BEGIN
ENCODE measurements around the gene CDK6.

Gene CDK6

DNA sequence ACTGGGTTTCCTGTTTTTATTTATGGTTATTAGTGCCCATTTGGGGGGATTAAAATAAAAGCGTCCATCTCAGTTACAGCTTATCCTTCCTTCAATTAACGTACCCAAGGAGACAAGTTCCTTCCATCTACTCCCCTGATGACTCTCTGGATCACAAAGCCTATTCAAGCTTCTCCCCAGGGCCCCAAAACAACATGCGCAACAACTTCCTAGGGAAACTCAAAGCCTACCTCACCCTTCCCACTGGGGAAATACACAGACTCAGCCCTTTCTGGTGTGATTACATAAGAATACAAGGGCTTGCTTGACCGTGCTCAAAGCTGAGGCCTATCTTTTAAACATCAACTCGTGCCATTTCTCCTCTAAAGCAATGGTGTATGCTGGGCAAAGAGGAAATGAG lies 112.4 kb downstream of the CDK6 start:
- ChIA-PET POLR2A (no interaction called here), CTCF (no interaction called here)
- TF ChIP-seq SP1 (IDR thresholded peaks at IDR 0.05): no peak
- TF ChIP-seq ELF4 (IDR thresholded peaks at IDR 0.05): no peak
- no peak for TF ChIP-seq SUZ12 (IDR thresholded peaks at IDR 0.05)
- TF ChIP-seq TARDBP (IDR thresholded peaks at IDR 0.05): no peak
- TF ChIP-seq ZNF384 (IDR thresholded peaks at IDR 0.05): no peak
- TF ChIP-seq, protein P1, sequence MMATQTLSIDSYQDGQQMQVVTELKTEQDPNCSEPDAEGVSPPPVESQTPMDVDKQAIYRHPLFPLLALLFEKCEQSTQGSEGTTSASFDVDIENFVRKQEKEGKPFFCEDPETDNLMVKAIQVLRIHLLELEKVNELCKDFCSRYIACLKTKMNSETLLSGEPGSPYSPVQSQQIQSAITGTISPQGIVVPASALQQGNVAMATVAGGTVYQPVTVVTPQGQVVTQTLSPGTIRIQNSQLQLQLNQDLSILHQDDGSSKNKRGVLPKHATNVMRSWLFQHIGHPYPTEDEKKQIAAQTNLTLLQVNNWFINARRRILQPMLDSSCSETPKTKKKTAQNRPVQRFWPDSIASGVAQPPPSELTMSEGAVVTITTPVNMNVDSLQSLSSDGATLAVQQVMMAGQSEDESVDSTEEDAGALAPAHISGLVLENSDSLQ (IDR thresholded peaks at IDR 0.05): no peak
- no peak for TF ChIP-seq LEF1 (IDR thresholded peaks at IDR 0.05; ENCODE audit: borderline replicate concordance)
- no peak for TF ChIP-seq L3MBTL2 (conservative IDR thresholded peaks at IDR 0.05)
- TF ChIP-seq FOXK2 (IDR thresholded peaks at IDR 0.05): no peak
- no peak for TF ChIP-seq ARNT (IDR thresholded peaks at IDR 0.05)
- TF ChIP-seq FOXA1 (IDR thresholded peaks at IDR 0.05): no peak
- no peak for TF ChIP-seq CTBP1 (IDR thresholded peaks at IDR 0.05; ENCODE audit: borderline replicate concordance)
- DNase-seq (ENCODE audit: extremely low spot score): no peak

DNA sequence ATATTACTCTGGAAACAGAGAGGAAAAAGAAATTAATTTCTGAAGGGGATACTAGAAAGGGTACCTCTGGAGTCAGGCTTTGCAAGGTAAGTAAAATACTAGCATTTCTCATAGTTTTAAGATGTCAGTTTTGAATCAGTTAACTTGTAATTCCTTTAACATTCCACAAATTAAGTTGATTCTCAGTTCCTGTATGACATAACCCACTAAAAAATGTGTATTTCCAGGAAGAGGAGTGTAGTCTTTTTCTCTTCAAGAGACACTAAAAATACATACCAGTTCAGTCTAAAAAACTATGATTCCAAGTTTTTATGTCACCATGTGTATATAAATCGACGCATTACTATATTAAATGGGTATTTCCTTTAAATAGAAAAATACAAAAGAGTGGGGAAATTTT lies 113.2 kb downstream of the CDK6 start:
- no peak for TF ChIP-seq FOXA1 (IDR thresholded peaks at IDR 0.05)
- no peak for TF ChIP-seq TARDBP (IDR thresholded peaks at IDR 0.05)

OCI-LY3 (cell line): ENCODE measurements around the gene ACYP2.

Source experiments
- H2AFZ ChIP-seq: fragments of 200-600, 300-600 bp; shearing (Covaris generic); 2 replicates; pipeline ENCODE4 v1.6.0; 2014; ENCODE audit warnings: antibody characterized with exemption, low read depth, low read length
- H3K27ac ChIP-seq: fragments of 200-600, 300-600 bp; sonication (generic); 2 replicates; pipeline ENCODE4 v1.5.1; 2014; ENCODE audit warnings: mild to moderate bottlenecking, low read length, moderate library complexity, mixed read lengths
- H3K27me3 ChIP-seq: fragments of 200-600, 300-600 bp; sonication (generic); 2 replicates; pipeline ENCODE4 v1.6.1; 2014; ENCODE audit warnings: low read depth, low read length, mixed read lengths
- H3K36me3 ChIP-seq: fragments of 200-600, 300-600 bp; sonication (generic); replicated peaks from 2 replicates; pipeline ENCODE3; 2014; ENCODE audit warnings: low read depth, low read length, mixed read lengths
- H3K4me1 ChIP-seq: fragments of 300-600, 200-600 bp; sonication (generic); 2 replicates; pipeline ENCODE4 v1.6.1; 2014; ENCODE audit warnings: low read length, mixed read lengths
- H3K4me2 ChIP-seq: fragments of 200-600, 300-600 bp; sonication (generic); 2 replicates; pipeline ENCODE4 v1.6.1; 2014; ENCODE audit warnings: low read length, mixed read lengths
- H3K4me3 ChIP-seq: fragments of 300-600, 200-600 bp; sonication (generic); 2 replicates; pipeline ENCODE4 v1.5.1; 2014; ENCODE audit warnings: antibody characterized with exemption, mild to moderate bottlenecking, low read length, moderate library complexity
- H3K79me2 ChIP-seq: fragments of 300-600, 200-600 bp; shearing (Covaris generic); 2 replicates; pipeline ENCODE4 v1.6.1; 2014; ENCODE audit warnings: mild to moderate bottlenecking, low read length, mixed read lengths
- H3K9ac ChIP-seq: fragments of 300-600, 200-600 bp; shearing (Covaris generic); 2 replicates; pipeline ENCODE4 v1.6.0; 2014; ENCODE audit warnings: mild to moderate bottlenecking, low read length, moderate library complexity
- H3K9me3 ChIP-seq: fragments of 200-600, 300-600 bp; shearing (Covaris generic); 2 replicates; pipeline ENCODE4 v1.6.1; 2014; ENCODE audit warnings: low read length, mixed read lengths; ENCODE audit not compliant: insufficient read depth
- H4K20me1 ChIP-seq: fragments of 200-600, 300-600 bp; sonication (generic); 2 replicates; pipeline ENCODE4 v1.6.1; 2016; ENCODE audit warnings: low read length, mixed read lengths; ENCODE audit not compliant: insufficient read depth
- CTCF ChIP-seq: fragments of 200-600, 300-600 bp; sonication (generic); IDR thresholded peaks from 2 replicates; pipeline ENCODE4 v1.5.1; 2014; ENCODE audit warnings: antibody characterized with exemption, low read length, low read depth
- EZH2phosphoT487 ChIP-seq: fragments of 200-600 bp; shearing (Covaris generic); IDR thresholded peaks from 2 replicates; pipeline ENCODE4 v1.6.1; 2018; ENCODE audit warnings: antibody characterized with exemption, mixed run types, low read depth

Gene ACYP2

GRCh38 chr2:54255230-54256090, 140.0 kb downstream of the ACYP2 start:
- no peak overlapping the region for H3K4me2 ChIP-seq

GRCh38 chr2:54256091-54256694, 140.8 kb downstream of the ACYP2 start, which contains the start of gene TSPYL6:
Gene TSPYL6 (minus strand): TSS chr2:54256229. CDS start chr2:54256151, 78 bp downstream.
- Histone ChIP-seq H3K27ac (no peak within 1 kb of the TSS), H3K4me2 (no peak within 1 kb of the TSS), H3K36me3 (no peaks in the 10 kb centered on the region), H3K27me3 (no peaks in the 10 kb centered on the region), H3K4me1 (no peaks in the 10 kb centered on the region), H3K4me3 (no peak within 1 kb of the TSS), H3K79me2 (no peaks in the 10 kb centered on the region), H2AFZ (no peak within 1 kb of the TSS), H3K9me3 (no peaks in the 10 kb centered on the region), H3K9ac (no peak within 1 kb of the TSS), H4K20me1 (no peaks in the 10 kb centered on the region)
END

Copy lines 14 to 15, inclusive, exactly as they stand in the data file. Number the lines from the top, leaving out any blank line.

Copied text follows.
- no peak for TF ChIP-seq ARNT (IDR thresholded peaks at IDR 0.05)
- TF ChIP-seq FOXA1 (IDR thresholded peaks at IDR 0.05): no peak